For example, a borrower with a credit score above 760 could qualify for a mortgage loan at around 3.702% APR as of April 18, according to myFICO. On a $300,000 loan, this would translate to a $1,381 monthly payment. If the same borrower took the same $300,000 loan, but his credit score was 640, his interest rate as of April 18 would be around 4.745%, and his monthly payment would be $1,564. That's $183 more a month, $2,196 more per year, and $65,880 more over the 30-year mortgage term.

Before applying for a mortgage, take steps to boost your credit score as much as possible. Pay down debt to bring your credit utilization ratio down to 30% or less of your available credit. If you have a late payment on your record, write a goodwill letter to the lender asking the lender to remove it. Correct any mistakes on your credit report that could hurt your score. 

If your score is low, think hard about whether it would be worth waiting until it improves before you buy a home. Purchasing could make sense if you firmly believe real estate values or interest rates are rising. But if you buy a home when your credit is bad, at least work on improving your score so you can refinance your mortgage into a lower-rate loan in the future. 

4. Can you afford the costs of homeownership?

Being a homeowner is an expensive proposition. Not only do you have to pay a mortgage, property taxes, and homeowner's insurance costs, but you may also be forced to pay homeowner's association fees. You'll also have to pay for the costs of routine maintenance and upkeep. Big repairs like a new roof could set you back well over $10,000, while even something that seems simple -- like a new tankless water heater -- could be a few thousand dollars. 

Most financial experts recommend setting aside 1% of the cost of the home each year for maintenance. On a $300,000 home, this would involve putting $3,000 into a bank account annually. Yes, you may not spend that money every year -- but when you get hit with that $10,000 bill for new siding, you'll be glad to have money in the bank to pay for it.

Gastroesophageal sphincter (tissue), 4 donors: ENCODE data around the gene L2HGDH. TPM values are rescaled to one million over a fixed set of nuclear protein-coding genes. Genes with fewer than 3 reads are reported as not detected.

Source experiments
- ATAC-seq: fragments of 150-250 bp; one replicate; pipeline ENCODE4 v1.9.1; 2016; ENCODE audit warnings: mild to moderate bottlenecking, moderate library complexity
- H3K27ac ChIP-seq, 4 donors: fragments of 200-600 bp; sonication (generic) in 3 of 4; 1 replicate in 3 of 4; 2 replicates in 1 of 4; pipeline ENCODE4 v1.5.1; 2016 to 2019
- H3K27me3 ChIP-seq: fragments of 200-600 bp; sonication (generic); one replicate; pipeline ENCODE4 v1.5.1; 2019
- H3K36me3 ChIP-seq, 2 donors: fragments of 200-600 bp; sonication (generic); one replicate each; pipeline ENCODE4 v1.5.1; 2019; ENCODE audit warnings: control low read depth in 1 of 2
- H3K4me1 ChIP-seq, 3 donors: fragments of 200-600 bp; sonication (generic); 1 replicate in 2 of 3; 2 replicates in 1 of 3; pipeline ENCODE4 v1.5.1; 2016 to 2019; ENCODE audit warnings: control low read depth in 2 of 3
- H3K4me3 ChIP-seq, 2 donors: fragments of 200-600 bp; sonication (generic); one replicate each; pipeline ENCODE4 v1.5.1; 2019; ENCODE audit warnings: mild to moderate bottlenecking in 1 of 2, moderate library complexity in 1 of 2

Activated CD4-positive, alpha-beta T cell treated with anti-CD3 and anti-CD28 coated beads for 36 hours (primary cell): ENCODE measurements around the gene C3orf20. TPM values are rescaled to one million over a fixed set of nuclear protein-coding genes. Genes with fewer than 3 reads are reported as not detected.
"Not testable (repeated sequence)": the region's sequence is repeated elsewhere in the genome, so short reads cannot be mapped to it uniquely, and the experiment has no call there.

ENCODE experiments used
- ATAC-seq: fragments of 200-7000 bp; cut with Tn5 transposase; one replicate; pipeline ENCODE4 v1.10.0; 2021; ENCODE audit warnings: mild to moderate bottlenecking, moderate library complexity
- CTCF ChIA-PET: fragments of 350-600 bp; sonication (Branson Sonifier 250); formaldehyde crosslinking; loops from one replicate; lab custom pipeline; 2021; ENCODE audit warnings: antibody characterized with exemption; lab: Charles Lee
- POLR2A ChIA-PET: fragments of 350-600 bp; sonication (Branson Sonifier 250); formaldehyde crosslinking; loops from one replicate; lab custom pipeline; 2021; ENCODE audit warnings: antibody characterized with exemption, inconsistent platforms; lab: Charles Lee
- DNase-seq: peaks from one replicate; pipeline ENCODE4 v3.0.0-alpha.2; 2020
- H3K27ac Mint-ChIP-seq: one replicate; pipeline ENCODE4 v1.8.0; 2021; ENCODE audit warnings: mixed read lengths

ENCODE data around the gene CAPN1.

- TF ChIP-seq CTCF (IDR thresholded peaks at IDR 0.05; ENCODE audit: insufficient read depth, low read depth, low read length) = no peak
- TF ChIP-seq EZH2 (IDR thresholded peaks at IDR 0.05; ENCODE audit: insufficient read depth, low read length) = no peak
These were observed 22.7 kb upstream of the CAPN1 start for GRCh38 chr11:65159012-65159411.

5. Is the home a good investment?

Buying a home can be an emotional decision. You may see that big porch and imagine yourself napping there on summer days, and a big backyard where your kids can play might tempt you to buy a home at any cost.  Unfortunately, letting emotions rule your decisions is a bad idea when making what, for many families, is the single biggest purchase they'll ever make. 

Rather than getting carried away by emotions, make sure the home is a good investment. Consider the property market in your area, whether the home is selling at or below comparable prices, and whether the home is a good value for the neighborhood. A home in a good school district that you acquire at a fair price can help you to build wealth as home values hopefully rise, so if you use your head, you can get a nice place to live and a valuable asset that you can tap if the need arises. 

All that said, you should not think of your home as a financial investment, but rather as an investment in your quality of life. Home prices tend to grow slowly, and they are heavily influenced by short-term and regional trends. Unless you have a plan to "flip" the house or rent it out, you should not expect to make much of a profit on your home. For growing your wealth over the long term, you're better off investing a chunk of your income through a tax-advantaged retirement account.